The Brazilian people elected Luiz Inácio Lula da Silva as the country's president on Sunday. An election that should delight Africa, which experienced, between 2003 and 2011, developed relations with the South American country.
With 50,9% of the vote, the score was tight to say the least, but enough for Lula to regain power in Brazil from Bolsonaro. Good news for Africa in many respects. Already elected president in 2003, Luiz Inácio Lula da Silva has done a lot for the continent, while Brazil had, before him, moved away from Third Worldism. As soon as he came to power at the time, Lula had surrounded himself with collaborators whom he had asked to make support for developing countries a priority.
As a result, during Lula's first years in power, the value of trade between Brazil and Africa tripled, as Claudio Ribeiro writes in “Brazil's African Policy and the Lula Government”. Between 1996 and 2006, he continues, Brazil's exports to Africa increased by 487%. With a growth that almost exploded when Lula took over as president.
Good figures which owe, above all, to the particular history between Brazil and Africa. The South American country has more citizens of African descent than any other country in the world, outside the continent. But it was not until the early 1960s, and in particular the government of Jânio Quadros, that Brazil launched an "independent foreign policy", aimed at countries then in the midst of a wave of decolonization. Especially from the former Portuguese colonies. But between the years 1990 and 2003, Brazil forsook Africa.
Fix Bolsonaro's politics
So, inevitably, for the continent, the arrival of Luiz Inácio Lula da Silva was a breath of fresh air. The Brazilian president has matched words with deeds, visiting Africa no less than four times during his first term alone, and visiting seventeen countries in just two years. He visited nearly thirty until 2010. Ironically, Africa will precipitate Lula in his downfall, the latter having been accused of corruption after having, according to his detractors, favoring the financing of a project of the heavyweight construction company, Odebrecht, in two African countries in particular, Angola and Mozambique.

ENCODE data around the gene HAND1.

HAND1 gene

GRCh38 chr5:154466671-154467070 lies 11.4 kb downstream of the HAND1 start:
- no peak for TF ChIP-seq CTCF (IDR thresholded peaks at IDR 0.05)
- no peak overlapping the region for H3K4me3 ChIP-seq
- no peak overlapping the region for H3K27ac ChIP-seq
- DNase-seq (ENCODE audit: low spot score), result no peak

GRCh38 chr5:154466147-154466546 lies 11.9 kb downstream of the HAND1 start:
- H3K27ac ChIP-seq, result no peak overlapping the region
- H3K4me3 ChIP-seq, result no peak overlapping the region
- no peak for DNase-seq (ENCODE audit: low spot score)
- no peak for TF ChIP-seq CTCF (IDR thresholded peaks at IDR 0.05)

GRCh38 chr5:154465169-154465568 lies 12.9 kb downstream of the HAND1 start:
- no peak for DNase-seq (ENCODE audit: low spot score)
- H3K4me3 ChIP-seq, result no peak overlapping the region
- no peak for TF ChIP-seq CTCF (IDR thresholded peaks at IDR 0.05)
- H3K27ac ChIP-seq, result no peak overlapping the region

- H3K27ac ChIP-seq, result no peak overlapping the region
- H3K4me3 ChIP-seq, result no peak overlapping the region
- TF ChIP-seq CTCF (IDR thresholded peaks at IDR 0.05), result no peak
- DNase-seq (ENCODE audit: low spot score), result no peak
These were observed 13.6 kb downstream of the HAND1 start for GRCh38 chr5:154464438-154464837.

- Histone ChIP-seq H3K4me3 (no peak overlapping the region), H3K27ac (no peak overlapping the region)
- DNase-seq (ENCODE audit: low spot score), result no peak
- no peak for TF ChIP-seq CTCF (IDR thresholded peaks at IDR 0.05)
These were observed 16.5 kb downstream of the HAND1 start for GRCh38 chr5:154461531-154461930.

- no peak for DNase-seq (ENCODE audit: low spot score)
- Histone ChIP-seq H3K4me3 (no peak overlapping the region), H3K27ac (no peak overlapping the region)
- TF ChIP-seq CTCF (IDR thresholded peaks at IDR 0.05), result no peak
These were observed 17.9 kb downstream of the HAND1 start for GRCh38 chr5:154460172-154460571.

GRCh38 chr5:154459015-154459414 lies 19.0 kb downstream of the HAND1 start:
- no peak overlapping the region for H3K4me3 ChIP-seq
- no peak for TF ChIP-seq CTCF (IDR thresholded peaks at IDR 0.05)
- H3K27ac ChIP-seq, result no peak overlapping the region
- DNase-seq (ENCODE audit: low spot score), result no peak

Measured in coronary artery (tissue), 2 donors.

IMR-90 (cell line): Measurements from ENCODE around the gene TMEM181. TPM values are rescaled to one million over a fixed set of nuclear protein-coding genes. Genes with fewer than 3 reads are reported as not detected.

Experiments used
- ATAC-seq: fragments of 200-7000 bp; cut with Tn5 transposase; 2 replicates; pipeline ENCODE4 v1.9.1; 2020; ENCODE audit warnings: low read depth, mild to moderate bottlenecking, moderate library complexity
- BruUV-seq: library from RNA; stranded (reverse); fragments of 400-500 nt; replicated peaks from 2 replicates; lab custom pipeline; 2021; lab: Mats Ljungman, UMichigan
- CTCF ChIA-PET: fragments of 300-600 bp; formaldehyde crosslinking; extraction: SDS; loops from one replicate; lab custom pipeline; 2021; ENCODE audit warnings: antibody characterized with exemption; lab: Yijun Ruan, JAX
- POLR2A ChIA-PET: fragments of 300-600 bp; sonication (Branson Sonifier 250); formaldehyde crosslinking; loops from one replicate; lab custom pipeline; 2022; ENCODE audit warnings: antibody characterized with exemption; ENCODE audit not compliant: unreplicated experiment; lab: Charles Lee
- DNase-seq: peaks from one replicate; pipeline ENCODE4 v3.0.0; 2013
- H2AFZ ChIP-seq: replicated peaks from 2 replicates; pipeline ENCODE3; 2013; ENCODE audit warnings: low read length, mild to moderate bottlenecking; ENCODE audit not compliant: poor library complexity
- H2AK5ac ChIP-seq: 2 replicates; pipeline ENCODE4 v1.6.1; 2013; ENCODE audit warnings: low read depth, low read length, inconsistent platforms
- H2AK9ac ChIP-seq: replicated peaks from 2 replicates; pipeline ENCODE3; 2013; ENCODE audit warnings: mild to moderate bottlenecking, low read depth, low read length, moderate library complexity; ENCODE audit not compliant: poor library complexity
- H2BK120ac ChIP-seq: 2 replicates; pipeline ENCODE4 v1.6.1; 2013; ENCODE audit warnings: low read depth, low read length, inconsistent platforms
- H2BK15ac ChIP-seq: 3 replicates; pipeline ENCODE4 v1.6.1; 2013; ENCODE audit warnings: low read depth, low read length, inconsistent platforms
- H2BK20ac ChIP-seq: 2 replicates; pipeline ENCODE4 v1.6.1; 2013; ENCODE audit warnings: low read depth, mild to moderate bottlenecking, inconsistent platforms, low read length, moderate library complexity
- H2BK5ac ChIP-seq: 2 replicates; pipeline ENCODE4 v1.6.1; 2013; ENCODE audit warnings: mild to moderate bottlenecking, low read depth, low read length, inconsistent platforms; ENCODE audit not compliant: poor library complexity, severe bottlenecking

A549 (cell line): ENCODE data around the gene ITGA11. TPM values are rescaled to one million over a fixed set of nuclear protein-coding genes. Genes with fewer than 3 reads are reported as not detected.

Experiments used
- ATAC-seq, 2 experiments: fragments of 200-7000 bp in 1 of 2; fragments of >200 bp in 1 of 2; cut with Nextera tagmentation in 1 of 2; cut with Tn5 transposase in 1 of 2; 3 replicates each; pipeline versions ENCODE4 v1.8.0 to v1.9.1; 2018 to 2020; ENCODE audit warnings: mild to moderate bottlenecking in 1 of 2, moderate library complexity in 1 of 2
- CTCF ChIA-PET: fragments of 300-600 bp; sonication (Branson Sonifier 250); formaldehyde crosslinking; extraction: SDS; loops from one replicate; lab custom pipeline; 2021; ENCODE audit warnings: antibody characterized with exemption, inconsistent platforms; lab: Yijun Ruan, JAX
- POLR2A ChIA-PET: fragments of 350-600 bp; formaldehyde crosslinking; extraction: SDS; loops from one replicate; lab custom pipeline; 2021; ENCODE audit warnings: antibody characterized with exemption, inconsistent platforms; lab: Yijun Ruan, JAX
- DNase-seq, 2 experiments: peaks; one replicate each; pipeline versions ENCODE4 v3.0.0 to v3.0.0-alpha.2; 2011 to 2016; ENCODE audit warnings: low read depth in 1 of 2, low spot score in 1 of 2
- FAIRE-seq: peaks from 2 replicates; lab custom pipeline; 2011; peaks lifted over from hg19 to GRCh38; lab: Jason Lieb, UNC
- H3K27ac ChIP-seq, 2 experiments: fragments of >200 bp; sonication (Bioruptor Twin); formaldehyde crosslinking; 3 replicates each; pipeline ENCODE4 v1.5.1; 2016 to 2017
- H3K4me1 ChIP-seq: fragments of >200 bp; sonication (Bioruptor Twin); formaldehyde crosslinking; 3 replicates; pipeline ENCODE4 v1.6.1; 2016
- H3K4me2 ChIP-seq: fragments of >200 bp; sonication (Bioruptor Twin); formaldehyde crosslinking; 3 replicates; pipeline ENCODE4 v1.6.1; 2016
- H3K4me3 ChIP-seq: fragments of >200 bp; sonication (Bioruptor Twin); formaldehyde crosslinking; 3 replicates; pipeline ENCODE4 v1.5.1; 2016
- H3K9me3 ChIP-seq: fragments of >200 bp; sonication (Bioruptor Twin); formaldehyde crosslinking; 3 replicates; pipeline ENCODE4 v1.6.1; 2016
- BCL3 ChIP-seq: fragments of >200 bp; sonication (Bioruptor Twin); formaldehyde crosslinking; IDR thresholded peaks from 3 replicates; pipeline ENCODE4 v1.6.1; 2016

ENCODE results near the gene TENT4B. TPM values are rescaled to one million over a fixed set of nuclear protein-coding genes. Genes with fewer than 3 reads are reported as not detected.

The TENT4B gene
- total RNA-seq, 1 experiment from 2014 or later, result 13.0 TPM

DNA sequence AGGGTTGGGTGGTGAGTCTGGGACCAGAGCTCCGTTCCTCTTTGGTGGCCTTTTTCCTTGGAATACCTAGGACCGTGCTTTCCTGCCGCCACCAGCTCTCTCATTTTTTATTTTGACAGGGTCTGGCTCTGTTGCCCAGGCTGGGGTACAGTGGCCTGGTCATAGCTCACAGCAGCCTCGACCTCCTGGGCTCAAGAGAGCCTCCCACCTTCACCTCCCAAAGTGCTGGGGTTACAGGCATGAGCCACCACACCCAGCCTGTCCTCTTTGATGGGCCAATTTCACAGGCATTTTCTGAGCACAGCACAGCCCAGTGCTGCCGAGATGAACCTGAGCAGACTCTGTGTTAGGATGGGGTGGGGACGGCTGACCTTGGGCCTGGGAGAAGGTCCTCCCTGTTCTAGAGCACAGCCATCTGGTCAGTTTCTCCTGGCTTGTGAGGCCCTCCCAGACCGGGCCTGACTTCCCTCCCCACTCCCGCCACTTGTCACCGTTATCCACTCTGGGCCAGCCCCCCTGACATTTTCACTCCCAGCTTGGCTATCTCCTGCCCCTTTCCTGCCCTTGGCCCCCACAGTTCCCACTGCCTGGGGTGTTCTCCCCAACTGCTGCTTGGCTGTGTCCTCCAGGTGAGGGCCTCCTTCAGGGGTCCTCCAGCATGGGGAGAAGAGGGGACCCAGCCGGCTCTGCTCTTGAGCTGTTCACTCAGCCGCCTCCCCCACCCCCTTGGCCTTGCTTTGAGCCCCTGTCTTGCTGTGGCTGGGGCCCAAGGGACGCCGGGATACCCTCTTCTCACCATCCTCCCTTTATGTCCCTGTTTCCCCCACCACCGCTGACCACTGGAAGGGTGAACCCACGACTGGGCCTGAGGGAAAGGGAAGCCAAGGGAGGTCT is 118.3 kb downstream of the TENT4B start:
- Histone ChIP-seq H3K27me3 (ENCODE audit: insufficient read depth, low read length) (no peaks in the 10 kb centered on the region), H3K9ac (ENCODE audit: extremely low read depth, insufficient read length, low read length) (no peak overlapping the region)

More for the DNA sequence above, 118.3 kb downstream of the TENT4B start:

Lula in prison, Brazil-Africa relations have suffered from the presidency of Jair Bolsonaro. The far-right leader has never deigned to visit the continent. In 2019, all the work done by Lula was wasted, with trade between Africa and Brazil hitting an all-time low. No wonder, then, that the Brazilian jewels have left Africa, willingly or not, from the oil company Petrobras to the iron production industry Vale.
Lula's return to power could mean a return to normal in Brazil-Africa relations. The new president, who will be invested in the coming weeks, will have a lot to do to regain normal relations with several countries reluctant to discuss with Brazil. Like South Africa, which opposed the appointment of a Brazilian ambassador who is part of the universal evangelical church, of which Bolsonaro is close. Angola had also expelled several Brazilians from this church.
Economically, Brazil will have to catch up in Africa. China, and even Russia, forged ahead during Bolsonaro's years in power. In this period when the United States tries to polarize Africa, Lula will have a role to play.